States file suit to block Biden’s student debt forgiveness plan

(The Center Square) – A coalition of states has filed a legal challenge to President Joe Biden’s latest executive effort to forgive a portion of Americans’ student loan debt.

The lawsuit comes after Biden on Monday announced the plan, which the states in question say is an overreach of executive authority. The White House claims that Biden has so far canceled at least some of the debt for 4 million Americans, totalling $146 billion so far.

The White House said the newest effort would partially forgive debt for 30 million Americans, though independent analyses have not confirmed that figure.

“With the stroke of his pen, Joe Biden is attempting to saddle working Missourians with a half trillion dollars in college debt,” Missouri Attorney General Bailey, who is helping lead the legal challenge, said in a statement. “The United States Constitution makes clear that the President lacks the authority to unilaterally ‘cancel’ student loan debt for millions of Americans without express permission from Congress. The President does not get to thwart the Constitution when it suits his political agenda.”

The lawsuit points out that Biden already tried once before to forgive large swaths of student debt but that the U.S. Supreme Court struck down that effort last June.

“Just last year, the Supreme Court struck down an attempt by the President to force teachers, truckers, and farmers to pay for the student loan debt of other Americans — to the enormous tune of $430 billion,” the lawsuit said. “In striking down that attempt, the Court declared that the President cannot ‘unilaterally alter large sections of the American economy.’ Undeterred, the President is at it again, even bragging that ‘the Supreme Court blocked it. They blocked it. But that didn’t stop me.’”

There is no official cost estimate yet for the plan, but experts raised concerns about the already ballooned national debt, which is on pace to hit $35 trillion this year.

“You can’t solve a very real debt problem by issuing more debt,” Maya MacGuineas, president of the Committee for a Responsible Federal Budget, said in a statement. “The President’s previous student loan cancellation plan was expensive, inflationary, poorly targeted, and would have boosted rather than reduced tuitions. This plan similarly misses the mark.”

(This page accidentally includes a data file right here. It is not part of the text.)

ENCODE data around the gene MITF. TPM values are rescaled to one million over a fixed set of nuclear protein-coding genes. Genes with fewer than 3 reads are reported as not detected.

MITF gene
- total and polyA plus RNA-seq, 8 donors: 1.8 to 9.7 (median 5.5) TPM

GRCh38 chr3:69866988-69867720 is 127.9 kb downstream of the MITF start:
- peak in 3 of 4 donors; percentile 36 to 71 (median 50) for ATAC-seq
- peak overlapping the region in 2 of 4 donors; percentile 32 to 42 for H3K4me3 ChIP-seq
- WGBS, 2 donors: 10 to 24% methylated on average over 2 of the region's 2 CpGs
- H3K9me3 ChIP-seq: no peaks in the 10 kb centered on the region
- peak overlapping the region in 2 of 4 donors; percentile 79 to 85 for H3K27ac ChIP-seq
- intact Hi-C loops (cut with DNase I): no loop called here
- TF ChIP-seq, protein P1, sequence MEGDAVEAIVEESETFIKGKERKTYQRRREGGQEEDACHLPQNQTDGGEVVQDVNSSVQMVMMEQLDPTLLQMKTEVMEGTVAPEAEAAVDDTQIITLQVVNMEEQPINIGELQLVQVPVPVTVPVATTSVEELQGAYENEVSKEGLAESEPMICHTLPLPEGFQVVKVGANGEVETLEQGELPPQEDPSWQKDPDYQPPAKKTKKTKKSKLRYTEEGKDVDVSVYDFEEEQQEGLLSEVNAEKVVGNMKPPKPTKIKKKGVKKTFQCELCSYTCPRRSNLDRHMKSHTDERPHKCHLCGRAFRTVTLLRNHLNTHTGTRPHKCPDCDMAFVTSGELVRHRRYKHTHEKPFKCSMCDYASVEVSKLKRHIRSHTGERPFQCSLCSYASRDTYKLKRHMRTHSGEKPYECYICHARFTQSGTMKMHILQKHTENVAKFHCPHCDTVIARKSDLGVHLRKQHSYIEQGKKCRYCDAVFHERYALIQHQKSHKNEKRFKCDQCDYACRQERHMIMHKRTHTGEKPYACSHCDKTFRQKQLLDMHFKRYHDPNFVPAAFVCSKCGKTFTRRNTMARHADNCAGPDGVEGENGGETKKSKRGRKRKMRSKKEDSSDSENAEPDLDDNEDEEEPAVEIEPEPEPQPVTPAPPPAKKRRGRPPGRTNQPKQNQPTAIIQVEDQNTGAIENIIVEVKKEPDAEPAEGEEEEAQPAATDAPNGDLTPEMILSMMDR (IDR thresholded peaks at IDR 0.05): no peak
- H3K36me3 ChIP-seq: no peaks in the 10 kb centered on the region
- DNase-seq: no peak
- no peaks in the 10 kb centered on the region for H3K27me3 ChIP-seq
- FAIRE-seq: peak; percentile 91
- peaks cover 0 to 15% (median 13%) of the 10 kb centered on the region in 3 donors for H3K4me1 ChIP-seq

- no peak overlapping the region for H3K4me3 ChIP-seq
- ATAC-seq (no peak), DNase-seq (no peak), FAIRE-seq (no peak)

Critics point out that debt is not “forgiven” or “canceled,” but that the expense is transferred to taxpayers.

“This is nothing but a political ploy to buy votes in an election year,” Sen. Tommy Tuberville, R-Ala., wrote on X, formerly known as Twitter. “The Supreme Court already ruled that Joe Biden’s student loan scheme is ILLEGAL. This is not loan forgiveness – it’s debt redistribution.”

The debt forgiveness in question will be enacted through a proposed federal rule, which means it has a lengthy process ahead and could be overturned if Republicans win in November.

The plan would cancel as much as $20,000 in interest for borrowers whose interest on unpaid debt has continued to grow over time, regardless of income. The plan would help those with undergraduate debt who have been paying for more than 20 years and graduate debt paid for more than 25 years.

Those major components come alongside several other miscellaneous forgiveness efforts tailored to specific federal programs Biden has been announcing since taking office.

Biden argued during remarks in Madison, Wisconsin Monday afternoon that for many Americans, their debt is too great a burden.

“Today, too many Americans, especially young people, are saddled with unsustainable debts in exchange for a college degree,” Biden said. “The ability for working- and middle-class folks to repay their student loans has become so burdensome that a lot can’t repay it for even decades after being in school.”

Even before the lawsuit, Biden’s plan to forgive even more student loan debt was taking fire from Republicans and budget experts.

“By ‘cancelling student loan debt,’ Joe Biden is telling blue-collar workers he doesn’t care about them,” Sen. Ted Cruz, R-Texas, wrote on X, formerly known as twitter. “This is nothing but a vote-buying scheme by the Democrats.”

Signing onto the lawsuit are Arkansas, Florida, Georgia, Missouri, North Dakota, Ohio, and Oklahoma.

“This plan completely violates the administrative pay-as-you-go requirement put in place by last summer’s Fiscal Responsibility Act,” MacGuineas said. “That provision was put in place to require any significant regulations from adding to deficits, but the administration has abused its ability to waive these requirements – which is intended only for regulations that are ‘necessary for the delivery of essential services’ or ‘necessary for effective program delivery.'”